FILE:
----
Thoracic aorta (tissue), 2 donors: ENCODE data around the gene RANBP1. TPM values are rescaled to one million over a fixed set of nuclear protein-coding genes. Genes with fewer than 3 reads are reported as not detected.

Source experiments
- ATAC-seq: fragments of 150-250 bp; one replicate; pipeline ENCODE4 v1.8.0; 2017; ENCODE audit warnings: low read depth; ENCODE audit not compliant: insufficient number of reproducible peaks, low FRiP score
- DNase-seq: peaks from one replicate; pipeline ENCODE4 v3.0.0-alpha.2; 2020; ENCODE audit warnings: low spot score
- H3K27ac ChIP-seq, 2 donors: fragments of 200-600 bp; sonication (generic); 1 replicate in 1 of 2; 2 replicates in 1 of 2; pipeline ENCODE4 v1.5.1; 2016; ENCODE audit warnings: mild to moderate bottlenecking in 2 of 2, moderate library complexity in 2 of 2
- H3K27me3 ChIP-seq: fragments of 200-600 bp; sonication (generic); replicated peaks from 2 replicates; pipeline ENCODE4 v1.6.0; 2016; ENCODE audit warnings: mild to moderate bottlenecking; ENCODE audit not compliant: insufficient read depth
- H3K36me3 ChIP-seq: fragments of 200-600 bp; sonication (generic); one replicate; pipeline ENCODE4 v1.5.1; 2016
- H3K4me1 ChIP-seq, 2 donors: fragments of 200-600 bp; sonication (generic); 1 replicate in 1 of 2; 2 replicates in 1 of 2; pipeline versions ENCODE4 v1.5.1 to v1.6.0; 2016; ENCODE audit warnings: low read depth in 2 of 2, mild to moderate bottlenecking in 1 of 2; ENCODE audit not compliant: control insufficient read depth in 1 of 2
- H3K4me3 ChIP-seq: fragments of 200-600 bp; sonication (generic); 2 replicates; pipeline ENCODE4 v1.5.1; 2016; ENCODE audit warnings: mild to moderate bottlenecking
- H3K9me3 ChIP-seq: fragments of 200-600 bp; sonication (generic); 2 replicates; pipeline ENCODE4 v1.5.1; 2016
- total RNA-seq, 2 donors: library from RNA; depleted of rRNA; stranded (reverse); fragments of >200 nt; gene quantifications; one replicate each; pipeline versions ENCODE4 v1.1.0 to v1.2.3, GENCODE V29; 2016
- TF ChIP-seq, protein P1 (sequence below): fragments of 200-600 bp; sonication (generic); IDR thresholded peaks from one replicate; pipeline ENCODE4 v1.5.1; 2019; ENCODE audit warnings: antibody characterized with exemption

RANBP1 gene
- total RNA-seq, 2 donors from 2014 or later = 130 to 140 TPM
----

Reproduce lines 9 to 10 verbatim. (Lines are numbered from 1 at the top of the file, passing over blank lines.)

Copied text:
- H3K4me3 ChIP-seq: fragments of 200-600 bp; sonication (generic); 2 replicates; pipeline ENCODE4 v1.5.1; 2016; ENCODE audit warnings: mild to moderate bottlenecking
- H3K9me3 ChIP-seq: fragments of 200-600 bp; sonication (generic); 2 replicates; pipeline ENCODE4 v1.5.1; 2016